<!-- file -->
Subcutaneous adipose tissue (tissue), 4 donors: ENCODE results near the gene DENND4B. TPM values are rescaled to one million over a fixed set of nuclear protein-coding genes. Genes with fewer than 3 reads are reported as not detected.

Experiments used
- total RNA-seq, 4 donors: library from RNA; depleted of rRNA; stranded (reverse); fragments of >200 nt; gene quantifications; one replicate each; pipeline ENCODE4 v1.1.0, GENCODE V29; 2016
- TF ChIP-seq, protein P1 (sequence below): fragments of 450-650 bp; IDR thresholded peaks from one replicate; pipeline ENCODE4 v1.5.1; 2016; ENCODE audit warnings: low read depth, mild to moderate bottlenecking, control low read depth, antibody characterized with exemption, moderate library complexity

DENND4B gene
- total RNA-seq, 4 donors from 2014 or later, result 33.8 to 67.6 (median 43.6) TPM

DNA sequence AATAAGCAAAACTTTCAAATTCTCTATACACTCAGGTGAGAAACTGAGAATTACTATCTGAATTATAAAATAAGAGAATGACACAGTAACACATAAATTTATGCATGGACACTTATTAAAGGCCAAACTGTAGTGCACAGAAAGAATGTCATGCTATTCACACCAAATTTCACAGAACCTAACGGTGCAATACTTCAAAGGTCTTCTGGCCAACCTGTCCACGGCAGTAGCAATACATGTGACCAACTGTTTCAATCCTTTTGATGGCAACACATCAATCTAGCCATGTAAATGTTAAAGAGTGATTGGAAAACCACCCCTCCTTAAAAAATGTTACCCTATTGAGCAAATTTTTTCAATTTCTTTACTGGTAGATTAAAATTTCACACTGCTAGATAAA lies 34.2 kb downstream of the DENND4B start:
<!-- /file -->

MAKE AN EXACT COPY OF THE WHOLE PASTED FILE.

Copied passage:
Subcutaneous adipose tissue (tissue), 4 donors: ENCODE results near the gene DENND4B. TPM values are rescaled to one million over a fixed set of nuclear protein-coding genes. Genes with fewer than 3 reads are reported as not detected.

Experiments used
- total RNA-seq, 4 donors: library from RNA; depleted of rRNA; stranded (reverse); fragments of >200 nt; gene quantifications; one replicate each; pipeline ENCODE4 v1.1.0, GENCODE V29; 2016
- TF ChIP-seq, protein P1 (sequence below): fragments of 450-650 bp; IDR thresholded peaks from one replicate; pipeline ENCODE4 v1.5.1; 2016; ENCODE audit warnings: low read depth, mild to moderate bottlenecking, control low read depth, antibody characterized with exemption, moderate library complexity

DENND4B gene
- total RNA-seq, 4 donors from 2014 or later, result 33.8 to 67.6 (median 43.6) TPM

DNA sequence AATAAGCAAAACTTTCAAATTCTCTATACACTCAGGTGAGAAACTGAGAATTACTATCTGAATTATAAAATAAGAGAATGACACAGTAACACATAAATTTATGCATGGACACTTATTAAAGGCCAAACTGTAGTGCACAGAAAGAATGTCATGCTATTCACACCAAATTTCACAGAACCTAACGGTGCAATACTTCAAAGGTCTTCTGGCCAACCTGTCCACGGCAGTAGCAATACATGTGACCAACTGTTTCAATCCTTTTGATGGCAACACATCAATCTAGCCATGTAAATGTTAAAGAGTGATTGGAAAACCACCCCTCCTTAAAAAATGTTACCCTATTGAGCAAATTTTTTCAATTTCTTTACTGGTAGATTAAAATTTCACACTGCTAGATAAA lies 34.2 kb downstream of the DENND4B start: